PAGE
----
As I reflect on this year and the challenge it has brought for us in so many ways, I see that there are three skills of leaders that have continued to bubble up as crucial for promoting success on teams.  They have always been crucial skills but in easier times, it is possible to allow business and deadlines to cover up symptoms of lack in these areas.  This year, these skills are needed more than ever and teams and leaders that struggle with these skills have struggled to be what their organizations need most right now.

 

  1. Communication

While many leaders think they are great communicators, teams consistently rate leaders lower than the leader would rate them in critical communication skills. Teams often feel they lack clear definition of role and clarity in direction.  They feel as though they are not in the know about decisions that could impact the team or the company.  In times of uncertainty and change, communication needs to be more frequent, more consistent and have more clarity. Not everyone will hear and understand you the first time.

Actions you can take to be a better communicator:

  • Try to communicate in ways that match how your listeners like to communicate. That may mean doing an email, an infographic and a call or video.  Some people will want to hear, some to see and some to read information.  If you can adapt to communicate in each of these ways – you are more likely to connect with each of your listeners.
  • Check for understanding. Ask your team to tell you what they heard and what action they are planning to take.  Having someone repeat what they are taking from your communication will help you to understand where your message is clear and where you need to add more detail for clarity. You can also state your assumptions and check for assumptions of your listener.
  • Communication is two ways. Be sure that in addition to seeking to have other understand you, that you are seeking to understand them.  People want to be heard and seen and when you are a good listener, people are more inclined to listen when you speak.

 

  1. Empathy

Many people are struggling this year.  Circumstances change frequently and it is difficult to know what others are experiencing.  Understanding yourself and your attitude and situation is a great starting point.  Then, be kind, assume positive intent from others.  Empathy is not about agreeing with others nor about feeling sorry for them.  Empathy is about finding a way to understand what someone is going through.

Actions you can take to demonstrate empathy:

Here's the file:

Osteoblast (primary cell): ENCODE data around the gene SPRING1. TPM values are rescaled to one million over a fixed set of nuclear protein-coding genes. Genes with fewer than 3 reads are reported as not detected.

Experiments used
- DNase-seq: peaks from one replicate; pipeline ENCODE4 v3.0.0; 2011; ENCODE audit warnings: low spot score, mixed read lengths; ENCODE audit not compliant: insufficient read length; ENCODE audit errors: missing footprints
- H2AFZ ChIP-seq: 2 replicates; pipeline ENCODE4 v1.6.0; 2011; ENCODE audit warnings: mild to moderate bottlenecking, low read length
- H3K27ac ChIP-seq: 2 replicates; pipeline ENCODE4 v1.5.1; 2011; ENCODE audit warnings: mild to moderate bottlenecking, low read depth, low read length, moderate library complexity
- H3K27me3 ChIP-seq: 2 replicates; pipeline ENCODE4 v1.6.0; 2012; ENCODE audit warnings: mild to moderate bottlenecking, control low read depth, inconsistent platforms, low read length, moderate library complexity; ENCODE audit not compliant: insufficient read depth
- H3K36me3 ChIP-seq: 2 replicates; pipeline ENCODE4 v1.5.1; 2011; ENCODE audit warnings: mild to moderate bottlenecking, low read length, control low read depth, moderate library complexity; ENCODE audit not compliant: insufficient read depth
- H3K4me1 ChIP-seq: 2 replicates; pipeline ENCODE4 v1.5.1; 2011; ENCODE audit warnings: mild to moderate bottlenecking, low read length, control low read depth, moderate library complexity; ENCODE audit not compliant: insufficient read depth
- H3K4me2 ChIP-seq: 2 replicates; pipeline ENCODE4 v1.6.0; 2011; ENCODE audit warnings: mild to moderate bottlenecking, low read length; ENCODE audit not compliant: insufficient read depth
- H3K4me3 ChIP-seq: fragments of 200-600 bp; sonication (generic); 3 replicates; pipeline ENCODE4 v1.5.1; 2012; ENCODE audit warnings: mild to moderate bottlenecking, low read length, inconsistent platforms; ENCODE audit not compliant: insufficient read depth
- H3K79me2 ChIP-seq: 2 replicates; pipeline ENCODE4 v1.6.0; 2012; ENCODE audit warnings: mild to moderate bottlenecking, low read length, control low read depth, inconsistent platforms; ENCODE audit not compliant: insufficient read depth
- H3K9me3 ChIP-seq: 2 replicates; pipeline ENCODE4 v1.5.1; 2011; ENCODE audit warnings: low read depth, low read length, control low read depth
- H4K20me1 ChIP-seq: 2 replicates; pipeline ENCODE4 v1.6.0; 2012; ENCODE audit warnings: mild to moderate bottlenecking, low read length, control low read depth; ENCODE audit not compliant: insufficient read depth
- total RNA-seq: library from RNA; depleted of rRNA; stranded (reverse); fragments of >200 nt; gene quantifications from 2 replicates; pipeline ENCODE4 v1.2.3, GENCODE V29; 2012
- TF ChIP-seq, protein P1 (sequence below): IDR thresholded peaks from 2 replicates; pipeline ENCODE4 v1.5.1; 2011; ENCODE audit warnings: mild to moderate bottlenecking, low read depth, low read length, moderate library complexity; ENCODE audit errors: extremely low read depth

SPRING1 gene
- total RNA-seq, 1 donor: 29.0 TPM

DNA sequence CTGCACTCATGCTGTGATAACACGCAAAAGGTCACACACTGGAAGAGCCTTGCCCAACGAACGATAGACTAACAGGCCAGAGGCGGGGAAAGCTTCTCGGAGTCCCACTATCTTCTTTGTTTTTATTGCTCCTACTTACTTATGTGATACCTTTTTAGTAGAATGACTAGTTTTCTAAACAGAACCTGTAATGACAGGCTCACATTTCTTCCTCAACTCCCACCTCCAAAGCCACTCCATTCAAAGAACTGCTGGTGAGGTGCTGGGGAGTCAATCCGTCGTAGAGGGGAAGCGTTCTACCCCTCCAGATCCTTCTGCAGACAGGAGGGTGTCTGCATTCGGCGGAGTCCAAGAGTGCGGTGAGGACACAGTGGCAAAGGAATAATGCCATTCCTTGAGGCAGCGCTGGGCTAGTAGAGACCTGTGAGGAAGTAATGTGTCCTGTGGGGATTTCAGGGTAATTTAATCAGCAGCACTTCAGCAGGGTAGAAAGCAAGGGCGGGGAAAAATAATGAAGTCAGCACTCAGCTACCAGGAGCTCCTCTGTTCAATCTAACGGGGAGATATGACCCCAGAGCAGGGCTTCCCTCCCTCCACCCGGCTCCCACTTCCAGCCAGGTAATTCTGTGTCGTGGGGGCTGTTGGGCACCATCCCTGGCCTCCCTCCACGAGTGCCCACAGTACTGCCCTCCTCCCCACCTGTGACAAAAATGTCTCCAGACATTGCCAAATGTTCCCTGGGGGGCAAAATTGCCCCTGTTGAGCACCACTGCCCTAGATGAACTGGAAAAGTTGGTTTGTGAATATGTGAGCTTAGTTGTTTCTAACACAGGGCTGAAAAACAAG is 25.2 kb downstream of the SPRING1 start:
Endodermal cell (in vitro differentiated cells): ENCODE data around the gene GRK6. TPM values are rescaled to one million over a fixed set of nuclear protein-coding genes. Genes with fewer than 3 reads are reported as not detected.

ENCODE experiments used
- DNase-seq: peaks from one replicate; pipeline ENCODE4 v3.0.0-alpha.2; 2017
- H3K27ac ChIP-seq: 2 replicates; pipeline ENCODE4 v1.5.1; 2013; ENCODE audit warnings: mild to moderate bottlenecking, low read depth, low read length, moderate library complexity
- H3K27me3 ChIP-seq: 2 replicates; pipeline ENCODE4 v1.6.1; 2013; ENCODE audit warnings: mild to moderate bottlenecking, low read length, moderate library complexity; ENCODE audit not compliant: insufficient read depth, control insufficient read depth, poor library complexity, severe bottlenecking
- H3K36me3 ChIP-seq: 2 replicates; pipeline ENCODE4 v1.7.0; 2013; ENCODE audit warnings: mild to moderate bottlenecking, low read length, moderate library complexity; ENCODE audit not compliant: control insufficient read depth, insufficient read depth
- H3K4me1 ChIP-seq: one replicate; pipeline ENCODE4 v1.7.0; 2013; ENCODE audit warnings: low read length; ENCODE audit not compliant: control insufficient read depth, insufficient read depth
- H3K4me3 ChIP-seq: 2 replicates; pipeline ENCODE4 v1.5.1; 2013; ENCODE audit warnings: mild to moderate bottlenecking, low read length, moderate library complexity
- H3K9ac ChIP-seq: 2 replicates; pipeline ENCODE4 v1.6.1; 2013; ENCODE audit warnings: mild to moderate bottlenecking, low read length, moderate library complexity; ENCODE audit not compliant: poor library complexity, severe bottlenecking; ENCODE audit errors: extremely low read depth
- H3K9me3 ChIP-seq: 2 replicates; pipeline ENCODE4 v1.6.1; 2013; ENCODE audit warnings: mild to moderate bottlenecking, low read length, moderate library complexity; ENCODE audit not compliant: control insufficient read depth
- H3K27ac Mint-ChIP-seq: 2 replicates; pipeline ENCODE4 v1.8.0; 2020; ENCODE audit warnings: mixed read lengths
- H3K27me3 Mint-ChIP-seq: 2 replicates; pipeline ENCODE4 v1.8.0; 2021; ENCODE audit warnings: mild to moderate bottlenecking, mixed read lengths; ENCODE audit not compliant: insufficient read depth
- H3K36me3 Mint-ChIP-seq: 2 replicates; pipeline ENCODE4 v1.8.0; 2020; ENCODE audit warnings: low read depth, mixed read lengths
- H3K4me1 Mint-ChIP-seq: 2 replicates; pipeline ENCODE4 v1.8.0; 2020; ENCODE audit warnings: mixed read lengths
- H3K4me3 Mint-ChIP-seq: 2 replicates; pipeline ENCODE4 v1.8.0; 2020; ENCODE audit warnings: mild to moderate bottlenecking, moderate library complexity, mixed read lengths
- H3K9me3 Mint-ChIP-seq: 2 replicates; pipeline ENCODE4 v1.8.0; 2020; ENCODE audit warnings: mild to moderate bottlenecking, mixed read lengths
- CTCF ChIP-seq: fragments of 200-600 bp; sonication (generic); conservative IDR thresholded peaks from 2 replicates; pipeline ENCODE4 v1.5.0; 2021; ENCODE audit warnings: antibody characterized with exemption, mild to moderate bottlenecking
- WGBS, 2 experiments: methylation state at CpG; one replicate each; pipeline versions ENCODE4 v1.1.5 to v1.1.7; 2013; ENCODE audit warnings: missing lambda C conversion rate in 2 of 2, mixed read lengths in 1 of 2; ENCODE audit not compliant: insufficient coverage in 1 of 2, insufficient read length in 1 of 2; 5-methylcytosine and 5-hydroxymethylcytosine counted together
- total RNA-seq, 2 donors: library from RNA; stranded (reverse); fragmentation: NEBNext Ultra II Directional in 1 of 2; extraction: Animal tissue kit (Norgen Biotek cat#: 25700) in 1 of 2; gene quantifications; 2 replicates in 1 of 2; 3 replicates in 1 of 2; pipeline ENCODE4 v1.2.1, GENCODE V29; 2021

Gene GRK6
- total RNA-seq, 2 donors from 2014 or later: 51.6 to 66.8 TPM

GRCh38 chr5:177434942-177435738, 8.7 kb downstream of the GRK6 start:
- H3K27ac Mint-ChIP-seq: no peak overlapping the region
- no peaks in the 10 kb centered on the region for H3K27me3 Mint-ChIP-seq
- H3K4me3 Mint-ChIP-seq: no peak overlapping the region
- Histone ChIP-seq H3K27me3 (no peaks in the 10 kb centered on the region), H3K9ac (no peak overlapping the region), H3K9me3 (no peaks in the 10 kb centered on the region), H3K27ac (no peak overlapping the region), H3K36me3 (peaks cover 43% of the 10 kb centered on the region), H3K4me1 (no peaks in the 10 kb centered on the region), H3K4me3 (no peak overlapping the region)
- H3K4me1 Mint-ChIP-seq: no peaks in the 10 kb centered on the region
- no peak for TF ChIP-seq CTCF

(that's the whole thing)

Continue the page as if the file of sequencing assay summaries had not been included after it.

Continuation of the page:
• Acknowledge  Acknowledging someone’s feelings or actions means just that – that you hear what they are saying and tell them that you heard them.  Acknowledging may sound like say  – “I hear you saying you are having a bad day.” Or “It sounds like you are frustrated about this situation”.  Just stating an acknowledgement of what a person is saying can help build connection with someone and help them feel a bit more understood.  You don’t need to feel frustrated or even agree that the situation is frustrating to use a statement like the one above.
  • Validate – You don’t have to fix every situation, but empathetically listening can help teammates really feel appreciated and understood and that often unlocks potential in people. Validating someone’s feelings would be saying something like “It’s understandable that you are frustrated in this situation.” People often feel like they are the only one struggling on a team or that they shouldn’t feel the way they do, validating someone’s feels is an excellent way to empathize.

 

  1. Resilience

 

Resilience is defined by Merriam Webster as “an ability to recover from or adjust easily to misfortune or change.” 2020 has been a year of misfortune for many and change for nearly everyone.  The ability to recover from setbacks as a result of change is a critical leadership skill.  As a leader or example on your team, how you handle stress and change will impact the people who work with you as well.

Actions you can take to cultivate resilience:

  • Create a Success List – recalling past times when you have been resilient is a great way to cultivate confidence in your ability to bounce back from a current set back. Create a list of all the times you have achieved something great, overcome and obstacle or recovered from a misfortune.
  • Find Meaning/Purpose – If you can recall a greater purpose for overcoming the current setback it is easier to stay positive and take action.  For instance, if you have had to let people on your team go and you are left trying to motivate others, recall what your purpose for work is, is it to create a better life for your family, to grow your skills as a leader, to be an example for those around you?  If you can tie into your values in the current situation, and look for the bigger meaning you begin to build resilience as you continue to take action to recover, motivated by your values and purpose.

 

As we wrap us this year and head into the next year, I will be thinking about how I can be a better leader by focusing on these critical leadership skills.  I hope you will join me.  If you need support in any of these areas, I’m happy to share more resources and tips with you.  Email me at nikki@ridgelinecoaching.com

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